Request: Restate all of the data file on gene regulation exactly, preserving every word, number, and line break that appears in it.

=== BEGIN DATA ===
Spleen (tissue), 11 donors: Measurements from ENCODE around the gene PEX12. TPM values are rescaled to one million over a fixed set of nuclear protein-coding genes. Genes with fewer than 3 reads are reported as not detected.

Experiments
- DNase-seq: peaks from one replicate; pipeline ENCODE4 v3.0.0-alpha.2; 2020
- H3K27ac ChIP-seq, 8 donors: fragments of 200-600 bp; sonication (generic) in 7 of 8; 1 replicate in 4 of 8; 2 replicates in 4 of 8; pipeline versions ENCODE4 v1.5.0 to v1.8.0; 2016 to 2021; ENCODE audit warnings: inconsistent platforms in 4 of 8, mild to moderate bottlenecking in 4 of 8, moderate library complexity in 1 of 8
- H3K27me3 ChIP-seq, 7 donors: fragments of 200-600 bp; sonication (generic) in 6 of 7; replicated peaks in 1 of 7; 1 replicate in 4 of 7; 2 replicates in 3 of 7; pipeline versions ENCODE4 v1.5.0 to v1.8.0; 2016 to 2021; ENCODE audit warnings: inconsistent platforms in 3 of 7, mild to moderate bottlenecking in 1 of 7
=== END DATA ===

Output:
Spleen (tissue), 11 donors: Measurements from ENCODE around the gene PEX12. TPM values are rescaled to one million over a fixed set of nuclear protein-coding genes. Genes with fewer than 3 reads are reported as not detected.

Experiments
- DNase-seq: peaks from one replicate; pipeline ENCODE4 v3.0.0-alpha.2; 2020
- H3K27ac ChIP-seq, 8 donors: fragments of 200-600 bp; sonication (generic) in 7 of 8; 1 replicate in 4 of 8; 2 replicates in 4 of 8; pipeline versions ENCODE4 v1.5.0 to v1.8.0; 2016 to 2021; ENCODE audit warnings: inconsistent platforms in 4 of 8, mild to moderate bottlenecking in 4 of 8, moderate library complexity in 1 of 8
- H3K27me3 ChIP-seq, 7 donors: fragments of 200-600 bp; sonication (generic) in 6 of 7; replicated peaks in 1 of 7; 1 replicate in 4 of 7; 2 replicates in 3 of 7; pipeline versions ENCODE4 v1.5.0 to v1.8.0; 2016 to 2021; ENCODE audit warnings: inconsistent platforms in 3 of 7, mild to moderate bottlenecking in 1 of 7